Desperate for advice on replacing dead 255K BTU furnace in 3200 sq foot house

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9 months ago, I put my entire life savings into the down payment for a home (built in 1955) in the Oakland Hills (northern california)
My fianc and I recently found out that our monstrous 50 year old 255K BTU furnace (70% efficiency in its day) has cracks in 4 out of 6 of the heat exchangers and was emitting carbon monoxide (yikes!). They no longer make residential furnaces of that size, so deciding how to replace it has been an exercise in frustration and confusion. We have gotten 5 separate estimates, all providing vastly different opinions as to what should be done to replace our furnace and adequately and most efficiently heat our home. How is one to know who to trust and believe? My head is spinning from all of the different advice we've been given (which I'll detail further down in this post)
To complicate things further, our home was custom built by the previous owner, and has a very unique open floor plan on the upstairs level, which constitutes about 2600 sq feet of the home. There are 11 registers and 2 large returns on the upstairs level (although both my office and our dining room have NO registers and we've been told they can't be added). The downstairs level accounts for approximately 600 square feet and contains our family room (which has a single register in it)and a guest bedroom with no registers in it.
The entire length of the house, on both levels, has floor to ceiling windows facing south that provide a breathtaking panoramic view of the bay. However, they are older windows, with metal frames, and are very inefficient -- the house loses a lot of heat when it is cold through those windows, yet when the sun is out the vast southern exposure beams through the house, heating it sometimes to the point where I literally feel like a dog locked in a car on a hot summer day. We are in the hills, and it can get windy, meaning it can get super cold at night. Yet when the sun is shining, it actually heats up to the point that by mid-afternoon I'm opening windows because it's too warm -- even in November (although once the rainy season starts it will be cold all the time -- I know this from our first month in the house, last February, wherein we got a $550 PG&E bill that almost gave me a heart attack... -- after that I had tried not running the heat, but even with wool sweaters my fingers were still too cold to type and you can't operate a touchpad with gloves on..)
We have a home warranty, which should cover the cost of replacing the furnace, although it turns out that the list of uncovered items is much larger than what is covered.. The home warranty sent out Company A to provide an estimate for the furnace replacement. They came back with the suggestion of replacing our 70% efficient 255K BTU furnace with an 80% 100K BTU furnace to the tune of $6300, $2100 of which we would have to pay out of pocket. As we were shocked both by the price, and by the size of the unit they were suggesting (how could this adequately heat our home?), I did a little researching on the Better Business Bureau website and found Company A had several unresolved complaints filed against them. Not good.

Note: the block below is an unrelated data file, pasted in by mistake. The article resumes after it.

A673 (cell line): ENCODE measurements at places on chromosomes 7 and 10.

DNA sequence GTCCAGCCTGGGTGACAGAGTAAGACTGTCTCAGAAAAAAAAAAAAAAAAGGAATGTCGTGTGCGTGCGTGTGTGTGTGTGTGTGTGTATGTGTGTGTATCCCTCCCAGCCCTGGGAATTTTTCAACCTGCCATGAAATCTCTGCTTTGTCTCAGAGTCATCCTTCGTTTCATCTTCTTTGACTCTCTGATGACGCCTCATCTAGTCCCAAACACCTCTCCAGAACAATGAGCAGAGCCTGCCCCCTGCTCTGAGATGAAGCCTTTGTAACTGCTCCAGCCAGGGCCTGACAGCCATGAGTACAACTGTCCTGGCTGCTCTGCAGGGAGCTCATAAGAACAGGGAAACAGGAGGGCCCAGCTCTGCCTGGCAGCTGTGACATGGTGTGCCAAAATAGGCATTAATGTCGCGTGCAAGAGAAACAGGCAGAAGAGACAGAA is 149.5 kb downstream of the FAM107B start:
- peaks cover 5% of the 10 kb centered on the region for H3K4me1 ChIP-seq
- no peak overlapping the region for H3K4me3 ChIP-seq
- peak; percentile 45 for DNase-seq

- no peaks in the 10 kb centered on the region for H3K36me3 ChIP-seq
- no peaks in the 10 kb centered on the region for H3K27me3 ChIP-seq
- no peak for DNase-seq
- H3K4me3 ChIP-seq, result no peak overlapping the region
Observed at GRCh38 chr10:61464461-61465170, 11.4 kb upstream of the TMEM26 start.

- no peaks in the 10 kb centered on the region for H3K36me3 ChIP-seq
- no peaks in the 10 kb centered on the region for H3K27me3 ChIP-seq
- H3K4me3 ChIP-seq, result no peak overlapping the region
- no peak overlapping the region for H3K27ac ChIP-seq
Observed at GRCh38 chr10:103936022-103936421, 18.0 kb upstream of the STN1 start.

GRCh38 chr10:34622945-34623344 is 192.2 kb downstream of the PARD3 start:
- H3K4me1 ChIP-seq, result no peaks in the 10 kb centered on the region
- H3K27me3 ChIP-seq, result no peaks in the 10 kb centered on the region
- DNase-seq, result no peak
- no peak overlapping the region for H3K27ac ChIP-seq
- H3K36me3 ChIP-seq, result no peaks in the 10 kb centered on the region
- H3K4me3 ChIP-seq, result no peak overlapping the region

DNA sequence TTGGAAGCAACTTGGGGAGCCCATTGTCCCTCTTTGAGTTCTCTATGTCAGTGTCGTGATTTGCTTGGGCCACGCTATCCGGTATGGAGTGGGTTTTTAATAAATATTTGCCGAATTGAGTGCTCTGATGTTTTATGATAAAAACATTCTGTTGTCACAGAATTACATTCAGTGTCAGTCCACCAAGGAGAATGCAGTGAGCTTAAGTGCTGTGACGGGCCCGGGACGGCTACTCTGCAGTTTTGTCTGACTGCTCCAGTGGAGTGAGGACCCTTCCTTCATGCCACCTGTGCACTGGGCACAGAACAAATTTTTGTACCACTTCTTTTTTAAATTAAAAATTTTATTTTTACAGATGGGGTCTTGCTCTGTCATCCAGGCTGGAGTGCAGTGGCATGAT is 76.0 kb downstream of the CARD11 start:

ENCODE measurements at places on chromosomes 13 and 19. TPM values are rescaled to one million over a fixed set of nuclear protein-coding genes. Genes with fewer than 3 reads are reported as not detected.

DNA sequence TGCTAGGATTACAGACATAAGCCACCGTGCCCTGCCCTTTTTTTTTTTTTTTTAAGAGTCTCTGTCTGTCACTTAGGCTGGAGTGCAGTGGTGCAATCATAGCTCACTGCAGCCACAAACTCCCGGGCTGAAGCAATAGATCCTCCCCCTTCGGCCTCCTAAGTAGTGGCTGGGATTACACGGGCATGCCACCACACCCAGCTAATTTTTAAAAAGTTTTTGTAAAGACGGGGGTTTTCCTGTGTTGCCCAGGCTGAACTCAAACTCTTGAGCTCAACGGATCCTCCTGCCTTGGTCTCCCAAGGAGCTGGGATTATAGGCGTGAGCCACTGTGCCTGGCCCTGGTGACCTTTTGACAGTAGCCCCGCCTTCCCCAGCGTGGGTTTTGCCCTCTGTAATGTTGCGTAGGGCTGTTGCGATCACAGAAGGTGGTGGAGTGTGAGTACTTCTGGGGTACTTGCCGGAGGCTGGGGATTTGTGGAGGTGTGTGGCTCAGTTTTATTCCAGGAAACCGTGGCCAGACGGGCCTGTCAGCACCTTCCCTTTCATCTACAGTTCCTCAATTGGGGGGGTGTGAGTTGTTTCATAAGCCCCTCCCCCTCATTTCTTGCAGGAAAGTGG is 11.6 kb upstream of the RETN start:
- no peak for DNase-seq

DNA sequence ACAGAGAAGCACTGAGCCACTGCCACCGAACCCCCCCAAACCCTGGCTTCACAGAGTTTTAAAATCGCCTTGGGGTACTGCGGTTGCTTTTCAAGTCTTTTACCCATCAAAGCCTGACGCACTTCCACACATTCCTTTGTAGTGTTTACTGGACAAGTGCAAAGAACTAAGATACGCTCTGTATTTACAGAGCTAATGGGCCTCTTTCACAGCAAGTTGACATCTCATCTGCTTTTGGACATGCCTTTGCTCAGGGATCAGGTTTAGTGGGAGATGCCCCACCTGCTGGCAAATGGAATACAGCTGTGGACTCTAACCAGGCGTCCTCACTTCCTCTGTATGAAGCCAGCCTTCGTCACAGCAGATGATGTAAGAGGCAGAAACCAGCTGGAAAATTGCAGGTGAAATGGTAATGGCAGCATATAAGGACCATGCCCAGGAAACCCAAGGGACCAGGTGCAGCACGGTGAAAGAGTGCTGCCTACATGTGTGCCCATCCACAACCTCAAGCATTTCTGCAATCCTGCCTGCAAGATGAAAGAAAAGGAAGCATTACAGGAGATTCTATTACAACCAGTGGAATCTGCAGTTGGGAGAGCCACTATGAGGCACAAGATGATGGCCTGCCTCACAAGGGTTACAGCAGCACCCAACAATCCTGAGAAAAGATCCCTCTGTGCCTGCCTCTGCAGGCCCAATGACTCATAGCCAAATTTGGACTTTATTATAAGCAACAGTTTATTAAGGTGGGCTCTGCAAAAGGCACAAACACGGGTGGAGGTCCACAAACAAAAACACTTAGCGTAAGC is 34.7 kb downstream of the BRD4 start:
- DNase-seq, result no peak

I decided to get some estimates of my own, and had 3 separate companies come out to the house. Companies B & C each suggested getting a single 80% efficiency 155K BTU unit. However, we were concerned whether even this would provide adequate heating AND we were informed both by the home warranty company and by Company E (who provided estimate number 5 as a 2nd opinion on behalf of the home warranty company) that it is illegal to install a furnace larger than 125K BTU in a residential home in California. Is this true? If so, I'm even more bewildered as to who to trust, as Company C is Sears - a brand I thought was highly reputable.
Then there was Company D, which is a member of the BBB, has no complaints filed against them, and is also an authorized installer for Home Depot. This company provided the most thorough examination of our home and took into account the materials it was made of, the layout, and all of the windows, in addition to the square footage, in making their recommedation. They suggested getting two seperate 80% efficient 100K BTU furnaces and using a "twinning kit" to make the units operate as one, providing a total of 200K BTU to heat the home. In addition to seem the most knowledgable of the contractors thus far, they also had worked with our home warranty company in the past (and is only no longer on the list of approved contractors b/c they didn't send their latest proof of insurance over, which they are now doing so that we might be able to have the home warranty company authorize their doing the repairs)